Zytux, Rituximab Biosimilar, May Be Safe, Effective for Hard-to-treat MG
These findings were reported in “Zytux in Refractory Myasthenia Gravis: A Multicenter, Open-Labeled, Clinical Trial Study of Effectiveness and Safety of a Rituximab Biosimilar,” published in the journal Frontiers in Neurology by a team of researchers in Iran.
A number of medications, including anticholinesterases, corticosteroids, and other immunosuppressants, have been found to help manage MG symptoms in those with the neuromuscular condition, which is triggered by an autoimmune response.
However, in about 10–15% of people with MG, the disease may become refractory, meaning that patients “do not entirely respond to conventional treatments or experience severe side effects related to immunosuppressive medications.”
For these individuals, monoclonal antibodies may be of benefit. One such antibody is rituximab, available under the brand name Rituxan in the U.S. and MabThera in Europe. It works by lowering the numbers of B-cells, a type of immune cells that produce antibodies and are thought to be one of the main drivers of MG and other autoimmune conditions.
“It appears that rituximab might be an appropriate alternative for patients with refractory MG with suboptimal response to the routine approaches,” the researchers wrote.
Here, investigators reported the findings of an open-label Phase 4 trial (IRCT20150303021315N18) designed to evaluate the efficacy and safety of Aryogen Pharmed’s Zytux, a product that has been designed to have properties similar to those of rituximab. A Phase 4 clinical trial studies a new treatment after it has been approved and is on the market.
The study included 34 adults (22 women and 12 men) with generalized MG of non-thymomatous origin, meaning these patients did not have a tumor, known as a thymoma, in the thymus gland. The participants were recruited at five centers across Iran. Their mean age was 48, and their symptoms first appeared at a mean age of 38.
All received 1,000 mg of Zytux per treatment cycle by into-the-vein (intravenous) infusion. The first dose was given at the beginning of the study, and the second two weeks later. The following doses were given at six-month intervals.
During the trial, patients were allowed to take their regular medications, including pyridostigmine (sold as Mestinon, among other brand names) and prednisolone. If a patient had a crisis or a worsening of symptoms, plasma exchange (plasmapheresis) or intravenous immunoglobulins (IVIG) were used for treatment.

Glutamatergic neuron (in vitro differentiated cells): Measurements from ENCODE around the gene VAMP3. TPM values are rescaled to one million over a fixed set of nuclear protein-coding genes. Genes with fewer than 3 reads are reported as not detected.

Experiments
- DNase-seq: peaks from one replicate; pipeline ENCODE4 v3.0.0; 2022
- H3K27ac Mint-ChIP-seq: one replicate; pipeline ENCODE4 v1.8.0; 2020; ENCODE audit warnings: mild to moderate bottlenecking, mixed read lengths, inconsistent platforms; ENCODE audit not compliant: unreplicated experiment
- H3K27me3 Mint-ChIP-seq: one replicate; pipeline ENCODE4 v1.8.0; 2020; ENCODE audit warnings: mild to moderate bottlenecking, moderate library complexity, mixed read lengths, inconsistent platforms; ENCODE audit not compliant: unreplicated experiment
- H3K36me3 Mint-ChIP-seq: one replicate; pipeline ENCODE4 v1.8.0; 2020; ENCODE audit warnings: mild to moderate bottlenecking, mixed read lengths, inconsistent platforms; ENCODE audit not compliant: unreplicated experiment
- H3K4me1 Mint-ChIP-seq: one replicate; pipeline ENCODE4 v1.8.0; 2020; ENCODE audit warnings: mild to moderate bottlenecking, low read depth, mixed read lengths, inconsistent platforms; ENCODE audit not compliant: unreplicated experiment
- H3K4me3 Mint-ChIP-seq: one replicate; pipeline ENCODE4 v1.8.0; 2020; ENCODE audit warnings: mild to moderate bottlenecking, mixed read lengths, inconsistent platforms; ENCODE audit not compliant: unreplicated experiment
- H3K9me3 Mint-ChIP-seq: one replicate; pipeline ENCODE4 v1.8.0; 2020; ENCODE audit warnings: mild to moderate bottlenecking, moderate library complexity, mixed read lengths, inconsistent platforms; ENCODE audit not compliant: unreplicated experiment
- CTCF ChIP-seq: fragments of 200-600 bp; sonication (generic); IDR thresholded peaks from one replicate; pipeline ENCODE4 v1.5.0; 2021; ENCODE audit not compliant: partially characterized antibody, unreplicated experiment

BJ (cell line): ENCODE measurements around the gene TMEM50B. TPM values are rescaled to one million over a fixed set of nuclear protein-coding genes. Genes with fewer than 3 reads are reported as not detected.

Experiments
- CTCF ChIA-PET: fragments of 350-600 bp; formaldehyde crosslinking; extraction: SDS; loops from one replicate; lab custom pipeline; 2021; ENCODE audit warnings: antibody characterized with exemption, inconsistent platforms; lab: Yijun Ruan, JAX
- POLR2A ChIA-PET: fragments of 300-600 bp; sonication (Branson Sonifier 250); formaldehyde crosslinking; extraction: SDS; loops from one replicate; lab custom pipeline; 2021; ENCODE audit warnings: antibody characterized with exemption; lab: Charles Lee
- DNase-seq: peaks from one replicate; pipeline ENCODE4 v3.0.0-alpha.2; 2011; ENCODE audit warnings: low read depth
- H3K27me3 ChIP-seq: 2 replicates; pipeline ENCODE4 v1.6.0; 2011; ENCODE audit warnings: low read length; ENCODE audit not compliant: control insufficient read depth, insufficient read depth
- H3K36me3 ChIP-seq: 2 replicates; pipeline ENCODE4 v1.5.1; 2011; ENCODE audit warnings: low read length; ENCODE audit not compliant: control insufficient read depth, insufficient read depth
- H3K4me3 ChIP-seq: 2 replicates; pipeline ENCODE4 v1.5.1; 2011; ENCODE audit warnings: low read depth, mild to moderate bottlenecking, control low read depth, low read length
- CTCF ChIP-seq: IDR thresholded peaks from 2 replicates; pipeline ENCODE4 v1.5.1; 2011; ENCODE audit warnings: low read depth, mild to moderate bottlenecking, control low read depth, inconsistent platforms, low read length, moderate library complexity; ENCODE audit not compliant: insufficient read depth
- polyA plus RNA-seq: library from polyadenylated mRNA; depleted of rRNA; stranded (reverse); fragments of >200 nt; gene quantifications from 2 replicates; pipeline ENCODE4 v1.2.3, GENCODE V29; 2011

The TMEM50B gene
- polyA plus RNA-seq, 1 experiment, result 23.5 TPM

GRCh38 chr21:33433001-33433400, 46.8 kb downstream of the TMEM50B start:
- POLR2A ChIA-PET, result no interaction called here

Scores on the Myasthenia Gravis Foundation of America (MGFA) Clinical Classification, MG Composite (MGC), MG Activities of Daily Living (MG-ADL), and MG Quality of Life (MGQoL-15) scales were recorded at the beginning of the study, as well as after 12, 24, 36, and 48 weeks (almost one year).
Treatment with Zytux resulted in an improvement on the scores of the MGFA Clinical Classification over the course of the study, indicating an easing of symptoms and overall clinical improvement.
It also led to a reduction in MGC, MG-ADL, and MGQoL-15 scores, indicating less disease severity, improved ability by patients to carry out daily tasks, and better quality of life.
When researchers looked at changes in the doses of pyridostigmine and prednisolone, they found that they decreased over the course of the study, meaning that patients on Zytux required lower doses of these medications.
The results also showed the benefits were greater in those with worse disease.
“Notably, reduction of pyridostigmine dose, MG-ADL score, and MGC score were found to be more prominent in those who represent severe stages of the disease,” the researchers wrote.
In the two days following the first infusion, three patients reported a mild headache, one reported abdominal pain, and one had a fever. One other participant experienced flushing, or a redness in the face and other areas of the skin. No serious side effects were reported.
Limitations, as noted by the researchers, included the trial’s small number of participants and limited follow-up time, as well as its self-controlled open-label design.
Although the study suggested that Zytux may be effective and safe for refractory MG, “further investigations with [a] larger sample size and a more extended follow-up period are warranted to confirm this finding,” the researchers wrote.